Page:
Some day little Theresa Freeh will realize what a special little girl she was on that Wednesday when Pope Francis kissed her.
She was among 800,000 people crowding the Vatican in the center of Rome during the sainthood ceremonies recently where two former popes were canonized.
Theresa was born in Lander back in 2012 to Professor John Freeh and his wife Helen. Most recently the Freeh’s have been working in Santa Fe but he will be returning this fall to the faculty of Wyoming Catholic College.
Here is John’s version of what happened:
“Greetings from Assisi, and thanks so much for your help during our pilgrimage to Italy for Easter and the Canonization of Sts. John XXIII and John Paul II.
“We have yet to fully comprehend the blessings of this trip, the highlight of which was the papal audience in St. Peter's square. There were great crowds still in Rome that had come for Sunday's historic event that has been called the day of the four popes: Francis and Benedict honoring their holy predecessors, and all the Church.
“I arrived at the square shortly after 7 a.m., but found the lines for the 10:30 audience already long. After passing through security, the crowd rushed to fill the seats in the front section. Whether through divine inspiration or human laziness, I held back, and sat instead in the second–to-last row of the section, staking out three seats and hoping my wife Helen and daughter Theresa would be able to work their way there later. They did, thanks to a sympathetic Swiss guard who let them into the piazza about 9 a.m., after the entryways had been closed.
“I had with me an invitation for Pope Francis to visit the city of Santa Fe (whose full name is, in English, the City of the Holy Faith of St. Francis of Assisi).
“Just before the audience, the Popemobile with a smiling Francis turned into the passageway behind where we were sitting. I grabbed our daughter and the invitation as Helen readied the camera. I held our daughter high as the Pope passed. A plainclothes' Swiss guard swept Theresa from me, presenting her to the Holy Father to be kissed, while I handed the invite to one of those who rode behind the Pope.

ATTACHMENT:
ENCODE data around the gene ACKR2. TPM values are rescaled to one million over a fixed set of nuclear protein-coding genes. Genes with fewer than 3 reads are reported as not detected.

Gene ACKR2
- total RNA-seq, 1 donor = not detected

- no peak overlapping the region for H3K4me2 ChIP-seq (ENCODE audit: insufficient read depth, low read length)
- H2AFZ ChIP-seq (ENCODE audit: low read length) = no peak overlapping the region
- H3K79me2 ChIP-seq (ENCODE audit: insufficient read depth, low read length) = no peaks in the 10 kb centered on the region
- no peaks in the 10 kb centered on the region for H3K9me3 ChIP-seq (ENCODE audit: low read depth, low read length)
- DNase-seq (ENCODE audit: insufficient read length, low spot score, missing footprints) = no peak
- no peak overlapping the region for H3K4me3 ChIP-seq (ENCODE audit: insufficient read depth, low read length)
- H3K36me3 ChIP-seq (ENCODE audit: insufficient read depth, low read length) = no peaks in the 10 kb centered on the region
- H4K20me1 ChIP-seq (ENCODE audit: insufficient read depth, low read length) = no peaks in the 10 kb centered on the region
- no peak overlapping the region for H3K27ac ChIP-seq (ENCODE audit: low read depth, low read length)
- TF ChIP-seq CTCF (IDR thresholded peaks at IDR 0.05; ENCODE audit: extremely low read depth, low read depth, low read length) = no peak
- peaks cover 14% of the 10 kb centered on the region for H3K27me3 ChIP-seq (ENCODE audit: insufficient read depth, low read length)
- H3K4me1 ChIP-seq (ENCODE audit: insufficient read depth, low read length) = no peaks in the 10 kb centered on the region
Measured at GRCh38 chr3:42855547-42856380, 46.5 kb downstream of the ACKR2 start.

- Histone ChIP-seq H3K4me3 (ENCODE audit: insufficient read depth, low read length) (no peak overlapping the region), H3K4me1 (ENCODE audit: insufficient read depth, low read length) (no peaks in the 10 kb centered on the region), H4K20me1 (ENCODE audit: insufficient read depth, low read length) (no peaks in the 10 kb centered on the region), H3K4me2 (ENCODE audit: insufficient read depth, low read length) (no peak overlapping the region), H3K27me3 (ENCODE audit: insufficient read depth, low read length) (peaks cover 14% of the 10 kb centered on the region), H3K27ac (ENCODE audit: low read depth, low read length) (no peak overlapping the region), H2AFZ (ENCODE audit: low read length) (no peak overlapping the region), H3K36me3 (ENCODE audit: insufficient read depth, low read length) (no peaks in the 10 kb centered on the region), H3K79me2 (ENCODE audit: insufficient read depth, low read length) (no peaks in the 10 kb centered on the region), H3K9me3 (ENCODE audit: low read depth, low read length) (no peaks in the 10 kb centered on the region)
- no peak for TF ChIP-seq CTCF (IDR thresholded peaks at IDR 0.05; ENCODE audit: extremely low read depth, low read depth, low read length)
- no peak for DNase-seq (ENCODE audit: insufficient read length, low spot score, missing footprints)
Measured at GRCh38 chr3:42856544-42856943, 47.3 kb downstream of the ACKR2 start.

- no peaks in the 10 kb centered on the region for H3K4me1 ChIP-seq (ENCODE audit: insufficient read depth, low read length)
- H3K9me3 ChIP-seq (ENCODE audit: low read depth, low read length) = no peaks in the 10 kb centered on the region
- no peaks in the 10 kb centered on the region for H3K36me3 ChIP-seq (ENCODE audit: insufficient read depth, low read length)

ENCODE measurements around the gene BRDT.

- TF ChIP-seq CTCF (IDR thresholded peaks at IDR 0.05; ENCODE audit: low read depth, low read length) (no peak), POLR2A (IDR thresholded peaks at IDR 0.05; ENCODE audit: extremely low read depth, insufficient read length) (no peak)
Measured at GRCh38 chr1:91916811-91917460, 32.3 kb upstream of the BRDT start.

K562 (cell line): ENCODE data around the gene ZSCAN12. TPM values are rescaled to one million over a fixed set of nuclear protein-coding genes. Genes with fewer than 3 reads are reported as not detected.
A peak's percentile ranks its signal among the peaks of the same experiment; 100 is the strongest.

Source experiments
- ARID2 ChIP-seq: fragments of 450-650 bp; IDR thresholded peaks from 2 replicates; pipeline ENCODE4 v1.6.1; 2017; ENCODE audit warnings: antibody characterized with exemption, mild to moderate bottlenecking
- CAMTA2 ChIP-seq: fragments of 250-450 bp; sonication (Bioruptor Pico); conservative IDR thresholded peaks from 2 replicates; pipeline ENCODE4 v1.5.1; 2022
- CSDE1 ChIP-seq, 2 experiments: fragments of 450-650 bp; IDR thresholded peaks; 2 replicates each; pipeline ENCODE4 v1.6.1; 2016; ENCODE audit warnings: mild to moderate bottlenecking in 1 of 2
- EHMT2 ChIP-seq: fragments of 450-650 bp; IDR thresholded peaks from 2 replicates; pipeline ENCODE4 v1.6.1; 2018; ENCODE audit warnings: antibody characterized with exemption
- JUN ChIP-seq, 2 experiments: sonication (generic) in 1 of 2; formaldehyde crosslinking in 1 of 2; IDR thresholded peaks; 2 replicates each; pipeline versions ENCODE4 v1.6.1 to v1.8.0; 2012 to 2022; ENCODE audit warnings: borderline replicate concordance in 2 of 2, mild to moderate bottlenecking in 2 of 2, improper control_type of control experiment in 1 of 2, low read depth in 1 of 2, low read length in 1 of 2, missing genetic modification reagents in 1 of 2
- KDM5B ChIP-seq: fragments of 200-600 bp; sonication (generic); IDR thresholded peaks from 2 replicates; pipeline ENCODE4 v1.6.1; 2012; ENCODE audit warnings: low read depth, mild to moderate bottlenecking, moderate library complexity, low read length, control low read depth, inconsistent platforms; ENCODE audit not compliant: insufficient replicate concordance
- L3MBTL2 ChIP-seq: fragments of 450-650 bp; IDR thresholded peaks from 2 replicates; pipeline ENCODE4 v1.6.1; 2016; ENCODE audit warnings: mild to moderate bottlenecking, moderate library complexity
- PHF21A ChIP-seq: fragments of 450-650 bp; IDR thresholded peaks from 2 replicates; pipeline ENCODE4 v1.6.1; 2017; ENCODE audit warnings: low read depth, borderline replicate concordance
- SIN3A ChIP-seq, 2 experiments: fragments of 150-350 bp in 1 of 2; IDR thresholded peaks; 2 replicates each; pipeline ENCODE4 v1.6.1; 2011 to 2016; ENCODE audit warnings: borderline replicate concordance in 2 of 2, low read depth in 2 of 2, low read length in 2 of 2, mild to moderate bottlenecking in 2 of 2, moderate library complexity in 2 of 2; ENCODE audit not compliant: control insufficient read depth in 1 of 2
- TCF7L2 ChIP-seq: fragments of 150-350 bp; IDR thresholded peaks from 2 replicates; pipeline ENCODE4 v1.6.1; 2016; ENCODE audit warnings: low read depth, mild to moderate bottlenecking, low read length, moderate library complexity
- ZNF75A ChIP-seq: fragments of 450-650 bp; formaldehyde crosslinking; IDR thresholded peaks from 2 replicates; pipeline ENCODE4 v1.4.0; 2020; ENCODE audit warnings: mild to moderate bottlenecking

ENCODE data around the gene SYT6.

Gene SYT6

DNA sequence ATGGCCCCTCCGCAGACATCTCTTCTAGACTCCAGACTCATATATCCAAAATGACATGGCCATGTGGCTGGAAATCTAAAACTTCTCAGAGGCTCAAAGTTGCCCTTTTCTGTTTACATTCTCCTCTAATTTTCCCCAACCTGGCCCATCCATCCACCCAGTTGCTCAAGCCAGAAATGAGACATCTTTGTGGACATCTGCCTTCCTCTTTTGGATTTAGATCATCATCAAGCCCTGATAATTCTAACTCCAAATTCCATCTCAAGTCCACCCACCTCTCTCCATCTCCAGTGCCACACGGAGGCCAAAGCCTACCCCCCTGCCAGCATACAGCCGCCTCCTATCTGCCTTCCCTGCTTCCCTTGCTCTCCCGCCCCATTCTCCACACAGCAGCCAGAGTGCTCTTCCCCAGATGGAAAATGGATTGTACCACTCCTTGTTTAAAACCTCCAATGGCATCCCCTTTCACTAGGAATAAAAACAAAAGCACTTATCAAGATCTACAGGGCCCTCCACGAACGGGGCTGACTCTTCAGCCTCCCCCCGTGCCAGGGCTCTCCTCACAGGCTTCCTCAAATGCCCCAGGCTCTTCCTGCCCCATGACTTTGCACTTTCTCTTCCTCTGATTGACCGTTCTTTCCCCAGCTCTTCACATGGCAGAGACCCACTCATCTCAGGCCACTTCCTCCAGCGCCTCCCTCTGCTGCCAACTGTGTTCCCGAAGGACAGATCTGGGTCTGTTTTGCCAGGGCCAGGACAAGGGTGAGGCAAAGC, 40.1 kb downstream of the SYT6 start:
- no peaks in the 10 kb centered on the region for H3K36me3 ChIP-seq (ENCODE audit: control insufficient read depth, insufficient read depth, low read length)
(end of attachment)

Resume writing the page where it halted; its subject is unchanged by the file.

“Our daughter was then returned to her stunned and wildly grateful parents. It gets no better in this vale terrestrial. God is good.”
If the name Freeh sounds familiar, it is because John is the younger brother of Louis Freeh, the former head of the FBI.
It will be wonderful to have the Freeh family back in Wyoming. They were in Lander for a couple of years and then spent a year in Orange County, California and then some time in Santa Fe.
Not sure they missed the vast distances of Wyoming, but another prominent Wyoming Catholic knows just how big the state can be.
Bishop Paul Etienne of Cheyenne was in St. Stephens recently conducting confirmation services for about 40 young people from all over Fremont County.
He insisted that he was not complaining, but “this really is a big state.” One of his main duties is traveling the state each year for the annual confirmation rites and that involves putting a lot of miles on his car.
Although not objecting to the size of the state, he did complain about the wind. “Wind is pretty normal in Cheyenne,” he said, “but the whole state has been like a hurricane this year. Is that normal?” he asked, having been assigned here four years ago from Indiana.
Perhaps it is the new normal.
Nancy and I took a trip to Door County, WI, last fall in our motorhome and had a chance to visit with Bishop Etienne’s predecessor, Bishop David Ricken, who is the bishop of Green Bay now.
His new diocese is a fraction of the size of Wyoming but has eight times as many people. And, yes, he keeps mighty busy traveling the area. He said he misses Wyoming and especially the people. “I must admit I do not miss the vast distances and the wind.”
Bishop Ricken conducted the Mass that morning on the day of a Packers game. I accused him of purposely doing a short sermon, to which he said it was about the right length. No way could he have done a long one on that day for the impatient Packer football fans, he laughed.
Check out Bill Sniffin’s columns at www.billsniffin.com. He is a longtime Wyoming journalist from Lander who has written four books. His most recent book is “Wyoming’s 7 Greatest Natural Wonders” which is available at www.wyomingwonders.com.